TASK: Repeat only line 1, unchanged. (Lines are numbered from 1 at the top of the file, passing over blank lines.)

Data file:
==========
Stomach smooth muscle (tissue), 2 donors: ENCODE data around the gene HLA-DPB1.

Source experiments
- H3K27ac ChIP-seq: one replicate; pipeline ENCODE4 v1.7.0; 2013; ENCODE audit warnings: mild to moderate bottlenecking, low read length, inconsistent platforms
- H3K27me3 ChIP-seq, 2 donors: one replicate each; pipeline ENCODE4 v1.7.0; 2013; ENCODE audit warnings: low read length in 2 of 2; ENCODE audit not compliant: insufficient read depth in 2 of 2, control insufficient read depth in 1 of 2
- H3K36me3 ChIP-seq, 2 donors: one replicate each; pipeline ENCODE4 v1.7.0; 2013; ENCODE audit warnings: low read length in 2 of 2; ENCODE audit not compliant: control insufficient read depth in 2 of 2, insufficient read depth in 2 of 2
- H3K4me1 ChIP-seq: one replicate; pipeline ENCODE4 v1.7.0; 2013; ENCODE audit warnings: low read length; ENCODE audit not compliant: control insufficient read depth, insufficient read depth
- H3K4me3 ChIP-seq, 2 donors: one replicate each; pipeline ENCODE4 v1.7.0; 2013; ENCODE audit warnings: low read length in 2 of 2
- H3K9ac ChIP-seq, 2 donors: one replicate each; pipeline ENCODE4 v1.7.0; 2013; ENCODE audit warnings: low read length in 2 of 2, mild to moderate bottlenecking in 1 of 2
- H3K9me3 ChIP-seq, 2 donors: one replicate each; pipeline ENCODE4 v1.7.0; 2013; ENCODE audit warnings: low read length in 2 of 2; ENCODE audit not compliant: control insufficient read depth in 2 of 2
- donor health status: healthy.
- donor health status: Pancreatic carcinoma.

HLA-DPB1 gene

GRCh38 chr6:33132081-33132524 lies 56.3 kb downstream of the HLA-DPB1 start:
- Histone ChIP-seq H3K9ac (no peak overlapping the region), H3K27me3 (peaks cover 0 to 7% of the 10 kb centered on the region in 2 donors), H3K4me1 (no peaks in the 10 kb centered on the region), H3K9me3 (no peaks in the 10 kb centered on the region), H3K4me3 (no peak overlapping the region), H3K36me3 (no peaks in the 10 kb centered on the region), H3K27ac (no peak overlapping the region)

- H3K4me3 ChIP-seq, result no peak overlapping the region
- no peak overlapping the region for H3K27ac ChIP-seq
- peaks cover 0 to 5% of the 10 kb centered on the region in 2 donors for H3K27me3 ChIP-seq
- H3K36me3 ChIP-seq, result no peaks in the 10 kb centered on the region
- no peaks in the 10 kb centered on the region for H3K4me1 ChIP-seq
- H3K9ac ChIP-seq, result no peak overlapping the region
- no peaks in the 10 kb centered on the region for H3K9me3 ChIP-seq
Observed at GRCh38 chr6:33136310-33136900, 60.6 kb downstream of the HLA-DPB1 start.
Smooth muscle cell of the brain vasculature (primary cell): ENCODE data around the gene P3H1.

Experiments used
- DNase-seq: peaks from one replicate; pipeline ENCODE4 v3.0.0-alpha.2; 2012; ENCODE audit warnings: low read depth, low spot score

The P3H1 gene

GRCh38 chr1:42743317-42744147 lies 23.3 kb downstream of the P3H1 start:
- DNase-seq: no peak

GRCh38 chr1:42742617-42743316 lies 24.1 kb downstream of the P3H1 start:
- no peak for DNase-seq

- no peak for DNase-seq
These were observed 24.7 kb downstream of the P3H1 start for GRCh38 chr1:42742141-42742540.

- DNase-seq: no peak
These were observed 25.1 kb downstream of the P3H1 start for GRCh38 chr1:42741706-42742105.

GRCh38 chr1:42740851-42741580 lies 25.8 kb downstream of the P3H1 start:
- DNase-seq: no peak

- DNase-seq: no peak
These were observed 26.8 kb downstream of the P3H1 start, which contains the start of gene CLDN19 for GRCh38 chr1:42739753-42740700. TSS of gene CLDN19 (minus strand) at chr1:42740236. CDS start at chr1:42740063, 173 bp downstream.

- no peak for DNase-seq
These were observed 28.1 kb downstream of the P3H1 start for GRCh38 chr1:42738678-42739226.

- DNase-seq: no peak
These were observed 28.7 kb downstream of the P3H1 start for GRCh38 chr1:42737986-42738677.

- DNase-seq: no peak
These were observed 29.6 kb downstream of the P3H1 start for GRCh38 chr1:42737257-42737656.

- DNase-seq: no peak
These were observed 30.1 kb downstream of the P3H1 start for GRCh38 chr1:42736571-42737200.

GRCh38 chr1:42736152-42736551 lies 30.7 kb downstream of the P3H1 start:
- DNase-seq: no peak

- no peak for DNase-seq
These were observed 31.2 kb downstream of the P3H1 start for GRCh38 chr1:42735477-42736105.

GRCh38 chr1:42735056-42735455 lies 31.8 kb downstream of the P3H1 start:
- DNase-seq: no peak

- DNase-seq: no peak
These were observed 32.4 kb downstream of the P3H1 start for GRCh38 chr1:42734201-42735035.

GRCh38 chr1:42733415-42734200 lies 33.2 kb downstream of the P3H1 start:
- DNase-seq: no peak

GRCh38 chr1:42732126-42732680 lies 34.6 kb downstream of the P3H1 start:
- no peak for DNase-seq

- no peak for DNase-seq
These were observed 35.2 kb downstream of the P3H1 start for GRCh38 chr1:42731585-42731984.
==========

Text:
Stomach smooth muscle (tissue), 2 donors: ENCODE data around the gene HLA-DPB1.